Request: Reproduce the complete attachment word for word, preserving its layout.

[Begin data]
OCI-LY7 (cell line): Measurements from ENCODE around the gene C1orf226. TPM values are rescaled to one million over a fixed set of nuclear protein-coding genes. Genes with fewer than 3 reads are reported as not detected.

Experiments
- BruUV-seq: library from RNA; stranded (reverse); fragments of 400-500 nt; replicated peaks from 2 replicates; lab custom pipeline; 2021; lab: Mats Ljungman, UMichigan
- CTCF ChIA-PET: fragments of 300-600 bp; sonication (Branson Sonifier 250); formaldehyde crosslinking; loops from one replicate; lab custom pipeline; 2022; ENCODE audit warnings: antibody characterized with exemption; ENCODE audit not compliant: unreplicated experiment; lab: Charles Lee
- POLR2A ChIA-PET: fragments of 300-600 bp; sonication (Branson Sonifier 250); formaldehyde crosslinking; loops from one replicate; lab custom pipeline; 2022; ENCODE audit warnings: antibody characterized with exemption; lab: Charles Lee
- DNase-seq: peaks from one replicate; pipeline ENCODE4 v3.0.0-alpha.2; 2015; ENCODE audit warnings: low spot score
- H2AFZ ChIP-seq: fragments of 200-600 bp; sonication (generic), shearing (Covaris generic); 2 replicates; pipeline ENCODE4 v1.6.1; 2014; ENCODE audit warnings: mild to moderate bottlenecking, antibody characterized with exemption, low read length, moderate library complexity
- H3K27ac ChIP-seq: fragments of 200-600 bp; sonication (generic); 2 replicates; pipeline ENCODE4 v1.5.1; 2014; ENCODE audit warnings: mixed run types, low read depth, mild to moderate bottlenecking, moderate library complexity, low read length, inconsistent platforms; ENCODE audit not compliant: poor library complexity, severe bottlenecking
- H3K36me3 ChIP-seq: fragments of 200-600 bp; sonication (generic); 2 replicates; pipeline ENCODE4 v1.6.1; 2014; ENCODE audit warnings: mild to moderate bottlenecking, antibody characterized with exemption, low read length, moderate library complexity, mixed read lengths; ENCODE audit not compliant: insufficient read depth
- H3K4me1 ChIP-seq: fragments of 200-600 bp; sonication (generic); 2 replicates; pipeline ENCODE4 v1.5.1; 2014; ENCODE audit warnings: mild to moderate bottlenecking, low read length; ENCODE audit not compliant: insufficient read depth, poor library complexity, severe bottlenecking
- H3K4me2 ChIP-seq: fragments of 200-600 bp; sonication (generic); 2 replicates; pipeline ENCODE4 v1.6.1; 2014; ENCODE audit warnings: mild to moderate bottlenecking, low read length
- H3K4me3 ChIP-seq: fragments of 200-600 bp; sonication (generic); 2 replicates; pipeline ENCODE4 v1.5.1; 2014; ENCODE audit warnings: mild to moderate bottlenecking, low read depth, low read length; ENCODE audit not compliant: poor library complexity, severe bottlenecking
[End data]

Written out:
OCI-LY7 (cell line): Measurements from ENCODE around the gene C1orf226. TPM values are rescaled to one million over a fixed set of nuclear protein-coding genes. Genes with fewer than 3 reads are reported as not detected.

Experiments
- BruUV-seq: library from RNA; stranded (reverse); fragments of 400-500 nt; replicated peaks from 2 replicates; lab custom pipeline; 2021; lab: Mats Ljungman, UMichigan
- CTCF ChIA-PET: fragments of 300-600 bp; sonication (Branson Sonifier 250); formaldehyde crosslinking; loops from one replicate; lab custom pipeline; 2022; ENCODE audit warnings: antibody characterized with exemption; ENCODE audit not compliant: unreplicated experiment; lab: Charles Lee
- POLR2A ChIA-PET: fragments of 300-600 bp; sonication (Branson Sonifier 250); formaldehyde crosslinking; loops from one replicate; lab custom pipeline; 2022; ENCODE audit warnings: antibody characterized with exemption; lab: Charles Lee
- DNase-seq: peaks from one replicate; pipeline ENCODE4 v3.0.0-alpha.2; 2015; ENCODE audit warnings: low spot score
- H2AFZ ChIP-seq: fragments of 200-600 bp; sonication (generic), shearing (Covaris generic); 2 replicates; pipeline ENCODE4 v1.6.1; 2014; ENCODE audit warnings: mild to moderate bottlenecking, antibody characterized with exemption, low read length, moderate library complexity
- H3K27ac ChIP-seq: fragments of 200-600 bp; sonication (generic); 2 replicates; pipeline ENCODE4 v1.5.1; 2014; ENCODE audit warnings: mixed run types, low read depth, mild to moderate bottlenecking, moderate library complexity, low read length, inconsistent platforms; ENCODE audit not compliant: poor library complexity, severe bottlenecking
- H3K36me3 ChIP-seq: fragments of 200-600 bp; sonication (generic); 2 replicates; pipeline ENCODE4 v1.6.1; 2014; ENCODE audit warnings: mild to moderate bottlenecking, antibody characterized with exemption, low read length, moderate library complexity, mixed read lengths; ENCODE audit not compliant: insufficient read depth
- H3K4me1 ChIP-seq: fragments of 200-600 bp; sonication (generic); 2 replicates; pipeline ENCODE4 v1.5.1; 2014; ENCODE audit warnings: mild to moderate bottlenecking, low read length; ENCODE audit not compliant: insufficient read depth, poor library complexity, severe bottlenecking
- H3K4me2 ChIP-seq: fragments of 200-600 bp; sonication (generic); 2 replicates; pipeline ENCODE4 v1.6.1; 2014; ENCODE audit warnings: mild to moderate bottlenecking, low read length
- H3K4me3 ChIP-seq: fragments of 200-600 bp; sonication (generic); 2 replicates; pipeline ENCODE4 v1.5.1; 2014; ENCODE audit warnings: mild to moderate bottlenecking, low read depth, low read length; ENCODE audit not compliant: poor library complexity, severe bottlenecking